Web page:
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C.R. Ethier, I.A. Sigal, J.G. Flanagan; Predicted Stretching, Compression and Shearing of Optic Nerve Head in Glaucoma . Invest. Ophthalmol. Vis. Sci. 2006;47(13):1228.
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Biomechanical forces acting on optic nerve head (ONH) tissues likely play a role in the pathogenesis of glaucomatous optic neuropathy. Previous work has characterized the magnitude of deformation of ONH tissues but has not focussed specifically on the mode of deformation, i.e. whether ONH cells are stretched, compressed or sheared. Circumstantial evidence indicates that cellular response depends on the mode of deformation. Here we study the relative magnitudes and distribution of the various modes of deformation that occur in an ONH as a result of an increase in IOP.
Eight individual–specific models of the ONHs of 4 donors were reconstructed according to a previously described method. Each individual–specific model consisted of five tissue regions: pre and post–laminar neural tissue, lamina cribrosa, sclera and pia mater. All tissues were assumed to be homogeneous, incompressible and linearly elastic with Young’s moduli of (MPa) 0.03, 0.03, 0.3, 3 and 3 respectively. Commercial finite element modeling software (ANSYS v8) was used to predict the biomechanical response to changes in IOP, and specifically tissue strains (deformations). For each model we computed the three principal components of the strain tensor. The first and third (maximum and minimum) principal strains represent the magnitude and direction of maximum tissue stretching and compression respectively. We also derived three composite measures of strain: the maximum shear strain, the von Mises equivalent strain and the principal strain vector magnitude.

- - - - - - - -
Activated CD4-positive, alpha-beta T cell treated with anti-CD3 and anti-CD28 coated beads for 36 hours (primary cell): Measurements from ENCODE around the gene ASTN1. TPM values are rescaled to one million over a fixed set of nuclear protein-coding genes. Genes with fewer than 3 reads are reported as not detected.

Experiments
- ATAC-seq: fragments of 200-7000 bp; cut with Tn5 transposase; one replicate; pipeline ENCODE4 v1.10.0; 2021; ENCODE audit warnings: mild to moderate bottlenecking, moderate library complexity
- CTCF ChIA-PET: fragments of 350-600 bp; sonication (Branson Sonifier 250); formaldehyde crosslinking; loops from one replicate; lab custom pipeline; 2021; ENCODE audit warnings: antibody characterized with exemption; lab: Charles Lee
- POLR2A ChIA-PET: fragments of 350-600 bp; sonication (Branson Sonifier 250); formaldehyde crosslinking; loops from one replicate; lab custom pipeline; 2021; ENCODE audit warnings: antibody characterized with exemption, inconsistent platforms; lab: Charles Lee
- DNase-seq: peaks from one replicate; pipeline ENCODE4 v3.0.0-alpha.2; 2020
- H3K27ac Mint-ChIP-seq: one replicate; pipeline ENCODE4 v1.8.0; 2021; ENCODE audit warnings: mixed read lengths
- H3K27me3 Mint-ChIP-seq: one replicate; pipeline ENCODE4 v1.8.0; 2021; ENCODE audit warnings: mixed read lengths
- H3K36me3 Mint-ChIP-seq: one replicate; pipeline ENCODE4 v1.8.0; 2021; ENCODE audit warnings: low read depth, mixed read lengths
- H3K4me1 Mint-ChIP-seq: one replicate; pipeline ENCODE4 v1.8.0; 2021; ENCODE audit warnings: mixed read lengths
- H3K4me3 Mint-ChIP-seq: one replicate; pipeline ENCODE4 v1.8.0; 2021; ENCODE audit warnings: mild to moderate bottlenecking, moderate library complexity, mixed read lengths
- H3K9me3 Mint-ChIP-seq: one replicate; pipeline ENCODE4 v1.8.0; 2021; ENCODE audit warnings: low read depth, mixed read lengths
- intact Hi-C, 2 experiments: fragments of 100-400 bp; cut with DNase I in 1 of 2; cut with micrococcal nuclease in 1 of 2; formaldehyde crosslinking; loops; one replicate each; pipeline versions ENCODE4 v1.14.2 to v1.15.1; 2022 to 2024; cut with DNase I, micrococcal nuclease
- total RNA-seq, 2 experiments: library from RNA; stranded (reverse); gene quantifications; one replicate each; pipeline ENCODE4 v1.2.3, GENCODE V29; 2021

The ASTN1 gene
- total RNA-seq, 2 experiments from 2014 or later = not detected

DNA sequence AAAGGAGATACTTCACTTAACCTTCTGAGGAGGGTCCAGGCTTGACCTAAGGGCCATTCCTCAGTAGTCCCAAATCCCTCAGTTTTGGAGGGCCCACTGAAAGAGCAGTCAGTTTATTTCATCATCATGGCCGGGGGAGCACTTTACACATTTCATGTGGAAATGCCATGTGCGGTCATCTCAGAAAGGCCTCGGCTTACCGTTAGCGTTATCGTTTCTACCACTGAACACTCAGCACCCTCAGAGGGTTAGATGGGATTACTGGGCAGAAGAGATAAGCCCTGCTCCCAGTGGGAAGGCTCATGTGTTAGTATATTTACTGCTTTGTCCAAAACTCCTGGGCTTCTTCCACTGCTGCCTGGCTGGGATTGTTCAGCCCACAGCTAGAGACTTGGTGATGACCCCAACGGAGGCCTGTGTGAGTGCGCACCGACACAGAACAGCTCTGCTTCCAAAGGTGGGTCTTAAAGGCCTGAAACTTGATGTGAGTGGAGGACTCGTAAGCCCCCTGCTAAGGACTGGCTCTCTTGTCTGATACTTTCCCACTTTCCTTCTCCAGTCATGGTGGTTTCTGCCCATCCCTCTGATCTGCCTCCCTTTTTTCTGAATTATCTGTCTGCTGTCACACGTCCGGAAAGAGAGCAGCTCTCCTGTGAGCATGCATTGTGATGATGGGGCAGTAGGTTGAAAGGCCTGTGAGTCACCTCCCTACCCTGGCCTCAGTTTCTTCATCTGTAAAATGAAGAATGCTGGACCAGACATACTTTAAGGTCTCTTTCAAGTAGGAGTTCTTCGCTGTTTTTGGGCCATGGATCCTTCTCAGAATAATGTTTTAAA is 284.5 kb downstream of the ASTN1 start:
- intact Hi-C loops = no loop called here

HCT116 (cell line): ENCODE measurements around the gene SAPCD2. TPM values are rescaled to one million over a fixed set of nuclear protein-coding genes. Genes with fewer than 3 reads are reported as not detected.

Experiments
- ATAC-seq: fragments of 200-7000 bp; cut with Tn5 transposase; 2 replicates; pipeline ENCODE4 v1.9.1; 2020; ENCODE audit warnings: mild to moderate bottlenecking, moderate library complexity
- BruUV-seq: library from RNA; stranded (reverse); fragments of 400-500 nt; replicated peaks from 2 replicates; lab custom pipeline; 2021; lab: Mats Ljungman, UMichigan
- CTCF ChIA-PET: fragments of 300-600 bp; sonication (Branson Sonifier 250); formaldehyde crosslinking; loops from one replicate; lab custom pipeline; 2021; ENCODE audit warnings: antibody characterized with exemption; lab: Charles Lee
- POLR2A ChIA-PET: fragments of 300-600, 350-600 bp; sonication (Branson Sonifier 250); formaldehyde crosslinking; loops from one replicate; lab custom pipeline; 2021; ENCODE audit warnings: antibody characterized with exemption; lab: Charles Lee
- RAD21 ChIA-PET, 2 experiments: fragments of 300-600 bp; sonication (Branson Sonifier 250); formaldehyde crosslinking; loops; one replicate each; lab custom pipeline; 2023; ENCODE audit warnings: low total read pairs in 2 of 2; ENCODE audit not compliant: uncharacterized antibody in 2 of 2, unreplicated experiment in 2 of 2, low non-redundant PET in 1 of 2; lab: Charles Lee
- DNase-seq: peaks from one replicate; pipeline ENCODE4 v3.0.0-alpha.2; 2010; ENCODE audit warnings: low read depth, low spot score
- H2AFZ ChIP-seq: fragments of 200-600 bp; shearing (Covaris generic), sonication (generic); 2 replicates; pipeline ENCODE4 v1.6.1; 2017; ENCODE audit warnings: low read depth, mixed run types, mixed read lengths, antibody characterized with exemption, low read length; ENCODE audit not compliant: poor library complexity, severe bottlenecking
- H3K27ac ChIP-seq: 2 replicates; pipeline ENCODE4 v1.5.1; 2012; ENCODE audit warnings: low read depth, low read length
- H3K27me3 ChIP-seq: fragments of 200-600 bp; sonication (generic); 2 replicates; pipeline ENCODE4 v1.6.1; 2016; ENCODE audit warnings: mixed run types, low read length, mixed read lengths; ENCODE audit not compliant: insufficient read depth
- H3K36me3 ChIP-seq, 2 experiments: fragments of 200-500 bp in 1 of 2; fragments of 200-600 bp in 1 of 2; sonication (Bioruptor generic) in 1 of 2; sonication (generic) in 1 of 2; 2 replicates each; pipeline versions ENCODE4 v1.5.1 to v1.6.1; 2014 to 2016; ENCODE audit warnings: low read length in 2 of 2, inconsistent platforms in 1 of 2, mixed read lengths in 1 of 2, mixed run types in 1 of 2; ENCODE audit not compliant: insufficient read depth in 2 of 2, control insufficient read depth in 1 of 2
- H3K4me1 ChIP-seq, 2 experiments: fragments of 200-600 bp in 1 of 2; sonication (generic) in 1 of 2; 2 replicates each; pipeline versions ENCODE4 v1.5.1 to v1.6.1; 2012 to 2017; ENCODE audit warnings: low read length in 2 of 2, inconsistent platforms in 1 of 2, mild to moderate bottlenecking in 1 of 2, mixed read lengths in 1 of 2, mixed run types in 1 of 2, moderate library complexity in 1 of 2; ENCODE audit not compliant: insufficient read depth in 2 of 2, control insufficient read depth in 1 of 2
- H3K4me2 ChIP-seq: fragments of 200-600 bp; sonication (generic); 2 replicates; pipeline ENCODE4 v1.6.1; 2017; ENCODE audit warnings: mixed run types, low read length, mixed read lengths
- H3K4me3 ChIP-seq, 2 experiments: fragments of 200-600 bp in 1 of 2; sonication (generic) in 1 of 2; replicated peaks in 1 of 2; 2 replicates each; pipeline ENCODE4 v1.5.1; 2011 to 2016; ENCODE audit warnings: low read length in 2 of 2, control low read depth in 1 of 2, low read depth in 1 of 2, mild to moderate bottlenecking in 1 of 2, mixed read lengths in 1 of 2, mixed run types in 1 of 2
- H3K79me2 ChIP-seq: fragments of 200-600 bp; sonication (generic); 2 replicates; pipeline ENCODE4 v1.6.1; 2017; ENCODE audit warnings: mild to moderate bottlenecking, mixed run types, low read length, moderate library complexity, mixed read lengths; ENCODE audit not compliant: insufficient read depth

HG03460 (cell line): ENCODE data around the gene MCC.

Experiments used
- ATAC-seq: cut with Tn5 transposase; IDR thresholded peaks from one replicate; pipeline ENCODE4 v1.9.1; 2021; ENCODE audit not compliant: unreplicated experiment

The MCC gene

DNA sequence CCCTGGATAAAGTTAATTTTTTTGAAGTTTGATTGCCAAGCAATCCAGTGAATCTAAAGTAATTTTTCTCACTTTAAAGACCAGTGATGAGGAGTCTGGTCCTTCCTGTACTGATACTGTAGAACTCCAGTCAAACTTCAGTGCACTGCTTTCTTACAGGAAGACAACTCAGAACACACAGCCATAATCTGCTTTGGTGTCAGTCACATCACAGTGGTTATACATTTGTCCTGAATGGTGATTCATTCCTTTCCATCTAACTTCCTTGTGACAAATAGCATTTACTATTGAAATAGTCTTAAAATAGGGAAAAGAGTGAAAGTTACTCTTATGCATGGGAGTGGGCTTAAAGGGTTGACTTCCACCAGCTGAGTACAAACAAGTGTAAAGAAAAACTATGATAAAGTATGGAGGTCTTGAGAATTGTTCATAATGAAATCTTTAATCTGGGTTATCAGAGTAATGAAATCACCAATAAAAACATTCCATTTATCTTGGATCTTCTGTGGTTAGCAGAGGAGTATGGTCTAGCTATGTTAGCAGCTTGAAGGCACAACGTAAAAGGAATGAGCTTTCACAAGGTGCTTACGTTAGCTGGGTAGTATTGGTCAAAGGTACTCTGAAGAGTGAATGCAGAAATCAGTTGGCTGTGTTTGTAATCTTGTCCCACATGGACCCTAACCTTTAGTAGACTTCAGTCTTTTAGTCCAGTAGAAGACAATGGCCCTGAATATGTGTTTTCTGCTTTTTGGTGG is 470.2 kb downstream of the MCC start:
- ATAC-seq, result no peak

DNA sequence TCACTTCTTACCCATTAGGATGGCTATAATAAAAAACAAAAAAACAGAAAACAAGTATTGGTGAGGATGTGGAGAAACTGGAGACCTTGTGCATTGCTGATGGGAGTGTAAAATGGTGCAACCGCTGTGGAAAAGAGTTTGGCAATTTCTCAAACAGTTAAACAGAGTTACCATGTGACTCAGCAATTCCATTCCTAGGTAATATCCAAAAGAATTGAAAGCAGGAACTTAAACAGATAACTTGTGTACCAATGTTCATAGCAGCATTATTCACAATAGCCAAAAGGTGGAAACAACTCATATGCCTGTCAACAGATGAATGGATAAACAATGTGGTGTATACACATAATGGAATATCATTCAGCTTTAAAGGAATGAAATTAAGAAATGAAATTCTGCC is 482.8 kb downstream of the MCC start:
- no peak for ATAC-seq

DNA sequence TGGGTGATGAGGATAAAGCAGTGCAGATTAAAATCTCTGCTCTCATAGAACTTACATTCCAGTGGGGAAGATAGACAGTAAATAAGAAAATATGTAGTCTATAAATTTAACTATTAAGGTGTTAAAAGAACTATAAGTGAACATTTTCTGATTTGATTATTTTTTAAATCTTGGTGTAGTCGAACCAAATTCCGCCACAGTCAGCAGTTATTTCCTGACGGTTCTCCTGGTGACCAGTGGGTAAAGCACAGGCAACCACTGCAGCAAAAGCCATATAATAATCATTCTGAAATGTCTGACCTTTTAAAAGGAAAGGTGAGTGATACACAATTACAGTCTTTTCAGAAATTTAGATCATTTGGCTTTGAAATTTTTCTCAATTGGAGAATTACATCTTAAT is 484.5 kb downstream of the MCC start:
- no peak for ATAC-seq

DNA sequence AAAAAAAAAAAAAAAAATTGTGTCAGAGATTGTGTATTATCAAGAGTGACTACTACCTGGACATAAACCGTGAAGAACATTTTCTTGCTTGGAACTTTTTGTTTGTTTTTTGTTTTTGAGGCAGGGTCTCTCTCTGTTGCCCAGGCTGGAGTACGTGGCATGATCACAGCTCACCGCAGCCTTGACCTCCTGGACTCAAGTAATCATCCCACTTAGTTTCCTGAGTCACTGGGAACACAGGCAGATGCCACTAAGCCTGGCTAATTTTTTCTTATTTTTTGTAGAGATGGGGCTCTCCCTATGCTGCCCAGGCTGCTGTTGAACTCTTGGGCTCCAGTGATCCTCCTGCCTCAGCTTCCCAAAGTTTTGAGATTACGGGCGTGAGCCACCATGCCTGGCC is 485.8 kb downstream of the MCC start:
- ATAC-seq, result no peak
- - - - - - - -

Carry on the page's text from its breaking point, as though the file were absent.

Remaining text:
For all ONH models the largest strains occured within the pre–laminar neural tissue. Interestingly, as IOP increased from 5 to 50 mmHg, there were substantial differences in the magnitudes of the various modes of strain. For example, pre–laminar neural tissue showed maximum stretches (peak maximum principal strain), maximum compressions (peak minimum principal strain) and maximum shearing strains of 6.6–8.6%, 11.5–13.9% and 9.0–10.8%, repectively. Here the ranges of values represent different patient–specific models. In the lamina cribrosa the corresponding values were 6.5–7.7%, 10.1–11.4% and 8.4–9.5%.
We predict that cells of individual–specific ONHs are subject to very different modes of deformation as IOP increases. The largest deformations are compressive, with slightly smaller shearing deformations and much smaller stretching deformations. The challenge is now to better characterize cellular responses to these different modes of strain.
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